Athena, Hypatia, et al
Posted by Dave Bath on 2008-03-08
International Women’s Day comes in the same week as the Australian Literary Review had a bias towards classical literature: it’s a good time to look at something a little strange about western culture given that for most of the last 1600 years of Christian supremacy, it has viewed women as worthless.
But for Christianity, the need for an International Women’s Day might have passed a millenium ago.
Consider this: of the Olympians, the most likeable, the cultivator of all that was admirable in mortals, the only decent role-model for civilized men, was female.
When we think of our Greek heritage, the two powers that have dominated Western thought for millenia are Athens and Sparta. Both had the patronage of Athena. Other cities, supposedly founded by males, are only remembered by dilettantes: Corinth, Delphi and Thebes.
Athena was goddess of wisdom and the practical arts. Apollo might give occasional inspiration, but like his gifts, Apollo was fickle. Athena, on the other hand, always rewarded hard work.
Athena was not only goddess of the "womanly" arts like weaving, but the "manly" arts including warfare. While Ares was god of bloodthirsty war and carnage, Athena was deity of military arts and discipline used with just cause.
So, we are left with at least one paradox. In a male-dominated world, it was a female deity that was most respected, not merely feared, that gave inspiration in all facets of life men deemed admirable. While uncommon, women in the classical world could gain immense respect in fields that have since been considered exclusively male domains, such as:
- Artemisia I, Xerxes’ greatest admiral,
- Artemisia II, builder of one of the seven wonders of the ancient world,
- Dido, the semi-mythical (and later deified) founder of Carthage,
- Hatshepsut, perhaps Egypt’s most successful (but least warlike) pharoah, and
- (my favorite) Hypatia, a "professor" of mathematical astronomy and perhaps the most notable scientific martyr in history. See below in the notes for more details on Hypatia.
Despite all this, and more, in classical literature and history, a tradition known in great detail by all educated males since, women were treated as recently as a century ago as being incapable of voting wisely!
Perhaps that’s the other paradox: the majority of ardent churchgoers are female. (Homer might go to church, but it’s Marge who drags him along!)
It is perhaps appropriate that the death of Hellenic thought, which at least allowed and was unsurprised by female excellence, died with the victory of patriarchal Christianity, and is sometimes pinpointed as the day the Christians brutally slaughtered the noble Hypatia.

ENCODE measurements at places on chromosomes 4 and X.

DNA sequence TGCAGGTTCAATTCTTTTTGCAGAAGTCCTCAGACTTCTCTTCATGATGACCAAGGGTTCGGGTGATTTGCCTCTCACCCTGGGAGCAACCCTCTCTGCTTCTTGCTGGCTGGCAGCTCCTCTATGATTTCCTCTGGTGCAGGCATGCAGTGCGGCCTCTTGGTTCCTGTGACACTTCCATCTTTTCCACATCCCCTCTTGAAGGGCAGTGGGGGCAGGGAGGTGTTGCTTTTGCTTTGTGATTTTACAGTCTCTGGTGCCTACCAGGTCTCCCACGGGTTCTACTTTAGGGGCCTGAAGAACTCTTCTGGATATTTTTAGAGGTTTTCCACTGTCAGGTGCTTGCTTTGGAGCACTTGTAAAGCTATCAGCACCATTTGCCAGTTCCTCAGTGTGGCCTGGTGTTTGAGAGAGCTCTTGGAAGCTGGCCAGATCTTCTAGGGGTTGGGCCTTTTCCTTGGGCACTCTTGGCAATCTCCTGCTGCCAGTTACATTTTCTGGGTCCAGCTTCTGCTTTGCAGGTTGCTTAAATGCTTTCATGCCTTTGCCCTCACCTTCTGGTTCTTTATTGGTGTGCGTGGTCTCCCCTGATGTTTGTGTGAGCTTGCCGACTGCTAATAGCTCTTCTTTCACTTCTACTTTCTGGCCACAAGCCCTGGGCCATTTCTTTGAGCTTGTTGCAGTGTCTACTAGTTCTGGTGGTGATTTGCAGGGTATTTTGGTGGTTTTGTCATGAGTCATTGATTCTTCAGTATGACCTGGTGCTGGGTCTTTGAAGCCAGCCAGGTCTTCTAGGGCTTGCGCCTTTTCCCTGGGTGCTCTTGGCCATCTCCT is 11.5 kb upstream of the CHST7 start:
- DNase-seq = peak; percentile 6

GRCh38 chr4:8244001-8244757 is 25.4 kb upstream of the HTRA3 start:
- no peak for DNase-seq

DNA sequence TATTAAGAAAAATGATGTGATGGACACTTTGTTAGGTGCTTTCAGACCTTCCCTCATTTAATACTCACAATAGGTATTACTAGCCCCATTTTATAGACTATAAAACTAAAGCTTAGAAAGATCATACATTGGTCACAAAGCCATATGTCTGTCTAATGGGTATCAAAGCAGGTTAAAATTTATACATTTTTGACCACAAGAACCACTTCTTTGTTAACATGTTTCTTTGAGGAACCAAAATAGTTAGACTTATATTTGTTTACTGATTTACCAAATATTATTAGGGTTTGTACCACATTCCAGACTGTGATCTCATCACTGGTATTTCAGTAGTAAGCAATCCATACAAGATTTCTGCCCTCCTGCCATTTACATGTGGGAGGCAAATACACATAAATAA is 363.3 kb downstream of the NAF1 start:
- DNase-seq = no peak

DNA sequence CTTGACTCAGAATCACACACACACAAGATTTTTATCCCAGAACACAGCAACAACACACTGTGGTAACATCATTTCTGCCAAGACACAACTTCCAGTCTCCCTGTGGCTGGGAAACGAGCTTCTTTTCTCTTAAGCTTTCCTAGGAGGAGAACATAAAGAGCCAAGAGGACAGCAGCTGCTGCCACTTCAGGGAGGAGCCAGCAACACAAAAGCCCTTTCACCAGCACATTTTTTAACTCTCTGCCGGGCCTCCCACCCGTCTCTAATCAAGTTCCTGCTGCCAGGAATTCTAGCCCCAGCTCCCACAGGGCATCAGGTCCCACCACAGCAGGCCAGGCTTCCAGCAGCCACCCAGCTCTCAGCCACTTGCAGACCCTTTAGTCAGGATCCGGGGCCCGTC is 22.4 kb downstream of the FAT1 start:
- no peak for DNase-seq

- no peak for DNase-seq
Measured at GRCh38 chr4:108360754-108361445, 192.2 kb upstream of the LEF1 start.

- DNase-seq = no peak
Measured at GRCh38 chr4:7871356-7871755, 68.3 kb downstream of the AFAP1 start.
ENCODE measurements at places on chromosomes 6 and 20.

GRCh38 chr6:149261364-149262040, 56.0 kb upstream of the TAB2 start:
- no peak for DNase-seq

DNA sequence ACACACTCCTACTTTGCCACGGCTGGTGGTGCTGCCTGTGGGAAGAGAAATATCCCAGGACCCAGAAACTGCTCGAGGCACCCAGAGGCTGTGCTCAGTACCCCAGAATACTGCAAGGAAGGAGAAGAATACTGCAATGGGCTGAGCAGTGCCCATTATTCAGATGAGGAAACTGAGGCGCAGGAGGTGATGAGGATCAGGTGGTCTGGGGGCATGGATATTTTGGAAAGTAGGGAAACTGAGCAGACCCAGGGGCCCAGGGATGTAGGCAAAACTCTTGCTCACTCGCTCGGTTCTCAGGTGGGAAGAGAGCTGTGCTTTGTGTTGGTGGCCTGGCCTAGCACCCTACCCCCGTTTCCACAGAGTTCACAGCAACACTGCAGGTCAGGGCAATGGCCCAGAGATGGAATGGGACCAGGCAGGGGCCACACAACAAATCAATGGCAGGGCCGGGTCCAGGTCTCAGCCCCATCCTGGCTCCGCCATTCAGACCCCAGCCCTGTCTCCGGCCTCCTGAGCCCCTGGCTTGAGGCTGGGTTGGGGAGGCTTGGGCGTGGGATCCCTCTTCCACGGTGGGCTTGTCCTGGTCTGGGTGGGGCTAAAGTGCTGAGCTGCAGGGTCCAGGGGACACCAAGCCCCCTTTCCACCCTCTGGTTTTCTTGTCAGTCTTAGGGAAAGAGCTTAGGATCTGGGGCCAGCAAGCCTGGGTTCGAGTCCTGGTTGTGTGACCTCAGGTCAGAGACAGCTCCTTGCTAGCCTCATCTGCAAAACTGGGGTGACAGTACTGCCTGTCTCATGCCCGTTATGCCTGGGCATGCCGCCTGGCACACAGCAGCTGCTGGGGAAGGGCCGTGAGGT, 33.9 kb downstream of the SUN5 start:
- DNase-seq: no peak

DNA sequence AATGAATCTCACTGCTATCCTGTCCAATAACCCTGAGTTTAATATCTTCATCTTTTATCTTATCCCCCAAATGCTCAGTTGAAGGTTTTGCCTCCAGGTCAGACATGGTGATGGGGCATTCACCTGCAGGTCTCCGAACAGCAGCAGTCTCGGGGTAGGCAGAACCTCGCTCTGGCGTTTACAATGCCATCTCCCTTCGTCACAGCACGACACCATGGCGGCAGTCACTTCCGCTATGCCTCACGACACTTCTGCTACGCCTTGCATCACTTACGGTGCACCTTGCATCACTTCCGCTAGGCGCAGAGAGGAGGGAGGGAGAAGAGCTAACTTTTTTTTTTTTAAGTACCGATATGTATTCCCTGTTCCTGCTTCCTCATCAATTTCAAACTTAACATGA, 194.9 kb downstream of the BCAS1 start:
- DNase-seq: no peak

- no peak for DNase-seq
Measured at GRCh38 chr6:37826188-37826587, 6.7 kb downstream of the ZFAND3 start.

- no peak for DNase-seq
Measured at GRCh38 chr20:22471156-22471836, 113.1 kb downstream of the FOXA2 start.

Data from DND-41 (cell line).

See Also / Notes
- Hypatia’s murder by Christians jealous of her many virtues was a violation of a temple, perhaps the most unforgivable sin of the ancient world. From Gibbon:
On a fatal day, in the holy season of Lent, Hypatia was torn from her chariot, stripped naked, dragged to the church, and inhumanly butchered by the hands of Peter the Reader and a troop of savage and merciless fanatics: her flesh was scraped from her bones with sharp oyster-shells and her quivering limbs were delivered to the flames.
- The 1915 lecture on "The Matyrdom of Hypatia" sets the scene but doesn’t get into details about Hypatia’s life until half-way through. It’s worth taking a few excerpts:
- To pursue her studies, she persuaded her father to send her to Athens, where her earnest work, her devotion to philosophy, the readiness with which she sacrificed all her other interests to the cultivation of her mind, earned for herself the laurel wreath which the university of Athens conferred only upon the foremost of its pupils. Hypatia wore this wreath whenever she appeared in public, as her best ornament. Upon her return to Alexandria, she was elected president of the Academy, which at this period was the rendezvous of the leading minds of the East and West.
- Judging by the chronicles of the times, it appears that her beauty, which would have made even a Cleopatra jealous, was as great as her modesty, and both were matched by her eloquence, and all three surpassed by her learning.
- Hypatia eclipsed the glory of God. She was murdered because only “the poor in spirit” — the intellectual babes, are the elect of Heaven.
- Biographies of Hypatia can also be found here and here.
- Apparently Hypatia’s life is the subject of an upcoming film. The problem is, kids, especially young girls, should see it, but her martyrdom, such an important part of her story, is soo violent it would need to be R-rated.
- While I’m annoyed by what I consider glaring omissions, "Uppity Women of Ancient Times" (good review here) gives a reasonably accurate and witty account of about 200 ancient women (about a page each) who’ve been unjustly put in the shadows since the rise of Christianity.
- It’s also worth looking at the way Aristophanes treated the need for a "feminine" side to politics, as I outline in "Founding father of femmo-bolshevism" (2008-02-09).
- I’m not saying that Classical and Hellenistic civilizations treated women as equals, but pointing to the trajectory of the acceptance of women’s capabilities by men during those times, and how that trajectory drastically altered for the worse as Christianity dominated Europe.
- I’ve avoided others of note who played "behind the scenes", such as Aspasia and Livia.
- It’s also notable that many heroes relied on females to achieve their goals. Theseus would still be wandering the labyrinth without Ariadne’s ball of string. Without Medea’s knowledge of herbs, Jason would have been roasted by fire-breathing oxen or gobbled up by a dragon.
- I might have included Cleopatra, had not her undeniable intelligence lowered as she raised her skirts to the despicable Marcus Antonius.